The Art of the Question: Finding Better Answers

BLUF: (Bottom Line Up Front) Intentional questions provide a lens for clarity and more authentic outcomes.

In today’s world, the norm seems to be an aspiration towards superhuman achievement. Every social cue nudges us towards doing and being MORE — Better careers, greater success, more influence, greater impact, enhanced virtues, perfect family, more fulfillment… And yet, the irony stands: sages throughout time have pointed us towards LESS. They guide us towards impermanence, simplicity, and the moments that matter, to live a whole, fulfilled, complete life. In trying to do it all, we risk losing our sanity. The questions we ask ourselves can become our sage, providing that magic we all strive for in our ephemeral journey here.

Today’s culture is saturated with ‘How To’s and ‘7-Steps’, which can be overwhelmingly nauseating. This isn’t a one-size-fits-all solution or guarantee. It’s an internal compass, drawing you towards a more perfect outcome, or path, that’s right for you. Develop your questions — those deeply personal to you, those holding you accountable, and those bringing clarity to your life.

Here are a few questions I come back to, though not as often as I should. They don’t offer quick answers but hours and days of wrestling, frustrations, and ambiguous meanings. That’s the point though. Inside the right questions live better answers, understand the real inputs, the shadow thoughts and gods we serve and discover a more perfect path for what gives us life.

Ask Yourself: When questioning decisions, use the following questions as a lens. They can help weigh potential realities and guide you to a better path. Write out as many outcomes, thoughts, and conflicts that come to mind. Answer for yourself only, not to please others or chase external definitions of success.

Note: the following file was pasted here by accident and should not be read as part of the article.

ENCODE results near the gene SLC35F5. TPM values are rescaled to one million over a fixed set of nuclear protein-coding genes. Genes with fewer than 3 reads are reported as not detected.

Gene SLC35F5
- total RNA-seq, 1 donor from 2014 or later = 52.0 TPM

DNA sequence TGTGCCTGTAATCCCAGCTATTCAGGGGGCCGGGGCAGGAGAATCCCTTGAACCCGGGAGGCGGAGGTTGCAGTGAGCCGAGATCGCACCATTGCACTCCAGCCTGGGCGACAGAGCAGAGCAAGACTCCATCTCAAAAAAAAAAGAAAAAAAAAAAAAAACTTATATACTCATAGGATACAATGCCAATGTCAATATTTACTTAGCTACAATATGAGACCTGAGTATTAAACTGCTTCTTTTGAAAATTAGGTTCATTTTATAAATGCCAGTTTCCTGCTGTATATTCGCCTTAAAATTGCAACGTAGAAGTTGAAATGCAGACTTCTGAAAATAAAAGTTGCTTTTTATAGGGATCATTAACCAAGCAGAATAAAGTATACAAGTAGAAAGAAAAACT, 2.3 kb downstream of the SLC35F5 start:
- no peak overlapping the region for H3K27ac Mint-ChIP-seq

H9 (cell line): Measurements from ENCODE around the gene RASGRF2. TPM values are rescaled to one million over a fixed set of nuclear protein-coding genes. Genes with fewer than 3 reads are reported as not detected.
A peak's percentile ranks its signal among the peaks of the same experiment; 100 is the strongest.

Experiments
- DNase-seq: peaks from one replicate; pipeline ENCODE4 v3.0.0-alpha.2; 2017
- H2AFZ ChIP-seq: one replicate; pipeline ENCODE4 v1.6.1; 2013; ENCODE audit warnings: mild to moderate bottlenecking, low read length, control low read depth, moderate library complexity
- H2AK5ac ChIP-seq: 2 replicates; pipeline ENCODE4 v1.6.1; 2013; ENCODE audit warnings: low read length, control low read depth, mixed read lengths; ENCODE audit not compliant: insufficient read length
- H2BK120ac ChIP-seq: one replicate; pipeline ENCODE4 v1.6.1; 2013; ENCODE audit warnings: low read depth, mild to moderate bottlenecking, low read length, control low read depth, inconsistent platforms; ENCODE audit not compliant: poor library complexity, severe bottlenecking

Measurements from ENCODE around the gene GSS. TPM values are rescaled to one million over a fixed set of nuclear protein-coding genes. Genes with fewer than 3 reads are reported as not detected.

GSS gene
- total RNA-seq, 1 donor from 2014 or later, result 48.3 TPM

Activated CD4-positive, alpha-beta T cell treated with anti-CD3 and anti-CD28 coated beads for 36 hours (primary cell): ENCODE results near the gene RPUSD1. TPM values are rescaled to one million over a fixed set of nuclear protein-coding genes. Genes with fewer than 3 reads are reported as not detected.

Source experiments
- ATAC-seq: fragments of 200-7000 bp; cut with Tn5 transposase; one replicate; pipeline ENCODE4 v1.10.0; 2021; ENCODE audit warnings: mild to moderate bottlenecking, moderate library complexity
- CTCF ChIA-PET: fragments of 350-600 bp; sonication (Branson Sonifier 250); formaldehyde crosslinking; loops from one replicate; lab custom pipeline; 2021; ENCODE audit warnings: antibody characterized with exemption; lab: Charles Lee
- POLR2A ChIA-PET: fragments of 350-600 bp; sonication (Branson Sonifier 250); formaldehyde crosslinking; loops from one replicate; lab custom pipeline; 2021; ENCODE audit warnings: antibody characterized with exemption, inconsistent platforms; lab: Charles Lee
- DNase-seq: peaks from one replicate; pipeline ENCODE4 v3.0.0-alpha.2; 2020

1) Freedom: Does this give me more freedom or less? How will my day-to-day freedoms and autonomy change? Think about the actual freedom to live life and the freedom of time — the only true economy.

2) Fulfillment — Expanding vs. Subtracting: Will this expand what fulfills me? Is it removing problems, conflicts, and negative friction I want less of? Am I honest about what is expanding and subtracting on this path?

3) Audience: Who am I serving with this decision? Am I making this decision for myself, or is it based on others’ perceptions of me?

4) Values: Does this align with my core values? If not, how might it erode my internal value system and integrity?

5) Potential: Will this decision unleash more of my dormant potential or diminish it?

6) Utility: What will my real utility be? How will it impact humanity on both a micro and macro scale?

7) Learning: Will this teach me something new? Is this in alignment with the person I aspire to be?

8) Character: Who is the character I am creating? Choose your avatar. How will this decision affect who I want to be in five or ten years?

9) Problem: Is the problem you’re having the actual problem? Or instead is it a lack of resources, advice, solutions? Isolate the true source of the issue that is causing discomfort.

Bonus Question: (Credit to my partner)

Apocalypse Question: In a sci-fi apocalypse scenario, what skills do you have? Think about survival skills in a world with a massive decrease in population without technology or modern conveniences. What can you do with your hands to aid your survival, your tribe and that of your species?

Now that you’ve taken the time to think about these questions, invest the time. Write out your answers to yourself. Discuss with your mentor, friends or partner and embrace the practical skills behind why we do anything. Discovering the right questions to ask ourselves can open gateways to new lives,

and unexplored worlds…

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